Use contingencies and disclosures while buying a home

No matter if you have purchased a home in Delaware before, it is still an exciting chapter in your life. Unfortunately, that excitement can quickly curdle into disappointment if you fail to take measures to protect yourself.

NerdWallet explains how contingencies and disclosures act as protective measures for the home-buying process. See if you have heard of these before and whether they can be of use to you and your new home.


Contingencies create specific conditions sellers and buyers must meet to complete real estate transactions. With disclosures, the seller has to inform you of any defects the home has before money passes hands.

Examples of contingencies 

Be sure your agreement comes with an inspection contingency that requires that a home inspector check the property for anything that needs replacement or repair. You may also want to add a termite contingency to the agreement that necessitates a termite inspection. Know that sellers can include contingencies of their own that you have to meet, such as the requirement that you successfully sell your current home before the buyer agrees to your offer.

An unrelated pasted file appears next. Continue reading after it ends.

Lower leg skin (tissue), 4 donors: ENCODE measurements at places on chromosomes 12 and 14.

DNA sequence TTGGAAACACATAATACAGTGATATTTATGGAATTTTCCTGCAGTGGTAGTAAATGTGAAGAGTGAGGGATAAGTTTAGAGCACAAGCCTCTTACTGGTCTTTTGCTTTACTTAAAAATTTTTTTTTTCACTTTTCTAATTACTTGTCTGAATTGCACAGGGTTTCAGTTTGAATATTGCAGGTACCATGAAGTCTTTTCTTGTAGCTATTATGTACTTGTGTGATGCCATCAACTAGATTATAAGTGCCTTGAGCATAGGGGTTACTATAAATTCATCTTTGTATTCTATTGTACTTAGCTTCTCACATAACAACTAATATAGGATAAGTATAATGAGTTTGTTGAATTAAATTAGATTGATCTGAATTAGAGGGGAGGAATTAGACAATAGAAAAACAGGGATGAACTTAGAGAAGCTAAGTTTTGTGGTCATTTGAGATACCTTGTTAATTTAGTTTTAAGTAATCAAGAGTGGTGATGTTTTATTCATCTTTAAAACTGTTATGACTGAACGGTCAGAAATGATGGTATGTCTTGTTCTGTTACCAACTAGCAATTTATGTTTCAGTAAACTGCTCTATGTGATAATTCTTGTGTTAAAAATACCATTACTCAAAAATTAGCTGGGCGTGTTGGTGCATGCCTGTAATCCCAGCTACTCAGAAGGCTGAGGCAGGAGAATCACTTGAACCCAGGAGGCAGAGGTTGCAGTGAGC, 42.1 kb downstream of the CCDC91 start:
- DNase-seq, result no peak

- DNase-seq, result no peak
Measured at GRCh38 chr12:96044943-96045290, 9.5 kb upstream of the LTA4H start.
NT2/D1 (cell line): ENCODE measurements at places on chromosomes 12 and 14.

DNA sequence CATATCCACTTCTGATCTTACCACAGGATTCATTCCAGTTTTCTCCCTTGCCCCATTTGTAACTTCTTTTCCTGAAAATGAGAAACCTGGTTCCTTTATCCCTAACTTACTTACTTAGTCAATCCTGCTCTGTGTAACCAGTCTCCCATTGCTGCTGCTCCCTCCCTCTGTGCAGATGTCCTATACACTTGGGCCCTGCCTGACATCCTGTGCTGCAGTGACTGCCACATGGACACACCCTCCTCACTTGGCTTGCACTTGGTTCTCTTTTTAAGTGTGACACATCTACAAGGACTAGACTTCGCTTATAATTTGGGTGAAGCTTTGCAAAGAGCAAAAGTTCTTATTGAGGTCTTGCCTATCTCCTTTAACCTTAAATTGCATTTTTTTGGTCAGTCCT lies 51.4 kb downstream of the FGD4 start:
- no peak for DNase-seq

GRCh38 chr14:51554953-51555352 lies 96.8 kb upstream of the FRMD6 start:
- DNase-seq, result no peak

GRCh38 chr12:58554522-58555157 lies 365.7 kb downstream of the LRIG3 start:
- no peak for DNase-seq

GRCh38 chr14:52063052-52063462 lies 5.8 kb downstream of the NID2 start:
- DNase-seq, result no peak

Examples of disclosures

Disclosures common to residential properties include whether the home has lead paint or natural hazards. There may be other less-obvious and less-common defects, issues and the like to disclose, which is another reason why thorough home inspections are so vital.

That said, even the most thorough of home inspections may not uncover every single defect and problem area. For instance, someone may have died on the property or there may be certain nuisances in the area that a home inspection cannot detect. Standard disclosures can serve you well under such conditions, as can working with a legal professional familiar with real estate transactions.

Do everything possible to safeguard your money and your peace of mind when buying a new home. Due diligence and working with the right industry professionals better ensure all parties’ satisfaction.



FindLaw Network